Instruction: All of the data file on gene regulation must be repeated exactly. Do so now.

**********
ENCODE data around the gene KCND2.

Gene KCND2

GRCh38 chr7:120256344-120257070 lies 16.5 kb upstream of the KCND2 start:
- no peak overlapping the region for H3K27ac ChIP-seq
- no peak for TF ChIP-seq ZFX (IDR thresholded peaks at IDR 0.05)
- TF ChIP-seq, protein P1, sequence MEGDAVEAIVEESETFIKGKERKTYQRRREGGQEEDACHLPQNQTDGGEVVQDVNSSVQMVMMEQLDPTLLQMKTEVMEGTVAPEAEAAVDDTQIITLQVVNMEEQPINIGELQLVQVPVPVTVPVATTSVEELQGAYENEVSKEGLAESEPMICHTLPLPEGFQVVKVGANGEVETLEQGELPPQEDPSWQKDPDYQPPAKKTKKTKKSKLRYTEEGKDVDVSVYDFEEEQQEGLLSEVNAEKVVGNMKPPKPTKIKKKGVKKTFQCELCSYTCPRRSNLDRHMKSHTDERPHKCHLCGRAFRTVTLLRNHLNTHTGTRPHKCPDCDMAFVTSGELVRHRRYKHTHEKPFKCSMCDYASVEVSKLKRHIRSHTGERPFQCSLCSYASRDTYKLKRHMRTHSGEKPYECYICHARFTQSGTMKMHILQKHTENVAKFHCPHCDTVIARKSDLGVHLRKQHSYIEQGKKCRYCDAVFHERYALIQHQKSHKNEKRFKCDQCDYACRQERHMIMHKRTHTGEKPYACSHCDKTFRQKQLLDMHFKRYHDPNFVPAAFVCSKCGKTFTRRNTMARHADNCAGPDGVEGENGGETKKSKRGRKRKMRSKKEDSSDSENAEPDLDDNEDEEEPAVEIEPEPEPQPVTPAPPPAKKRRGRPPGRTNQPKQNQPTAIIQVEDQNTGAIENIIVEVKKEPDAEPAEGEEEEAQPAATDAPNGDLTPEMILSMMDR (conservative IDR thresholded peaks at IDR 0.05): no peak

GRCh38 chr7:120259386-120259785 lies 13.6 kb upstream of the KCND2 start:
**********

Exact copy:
ENCODE data around the gene KCND2.

Gene KCND2

GRCh38 chr7:120256344-120257070 lies 16.5 kb upstream of the KCND2 start:
- no peak overlapping the region for H3K27ac ChIP-seq
- no peak for TF ChIP-seq ZFX (IDR thresholded peaks at IDR 0.05)
- TF ChIP-seq, protein P1, sequence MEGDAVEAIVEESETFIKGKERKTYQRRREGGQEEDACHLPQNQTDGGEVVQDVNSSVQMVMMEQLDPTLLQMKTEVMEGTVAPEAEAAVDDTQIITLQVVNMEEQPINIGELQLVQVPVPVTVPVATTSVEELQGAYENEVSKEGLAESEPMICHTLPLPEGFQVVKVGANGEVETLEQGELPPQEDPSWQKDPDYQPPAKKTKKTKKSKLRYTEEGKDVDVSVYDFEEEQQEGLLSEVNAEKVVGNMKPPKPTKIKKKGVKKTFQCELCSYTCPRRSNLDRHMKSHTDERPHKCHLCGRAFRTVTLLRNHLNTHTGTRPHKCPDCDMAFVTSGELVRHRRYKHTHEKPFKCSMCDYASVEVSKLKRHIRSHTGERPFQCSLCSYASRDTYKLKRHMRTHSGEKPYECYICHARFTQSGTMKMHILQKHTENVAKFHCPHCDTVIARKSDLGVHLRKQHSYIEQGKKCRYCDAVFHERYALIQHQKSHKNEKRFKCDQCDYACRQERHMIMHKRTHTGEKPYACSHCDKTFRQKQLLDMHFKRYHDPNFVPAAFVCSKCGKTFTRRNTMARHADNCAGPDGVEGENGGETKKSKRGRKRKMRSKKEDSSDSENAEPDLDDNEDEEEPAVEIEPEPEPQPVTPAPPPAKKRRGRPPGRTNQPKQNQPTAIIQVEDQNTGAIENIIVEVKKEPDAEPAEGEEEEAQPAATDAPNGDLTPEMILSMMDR (conservative IDR thresholded peaks at IDR 0.05): no peak

GRCh38 chr7:120259386-120259785 lies 13.6 kb upstream of the KCND2 start: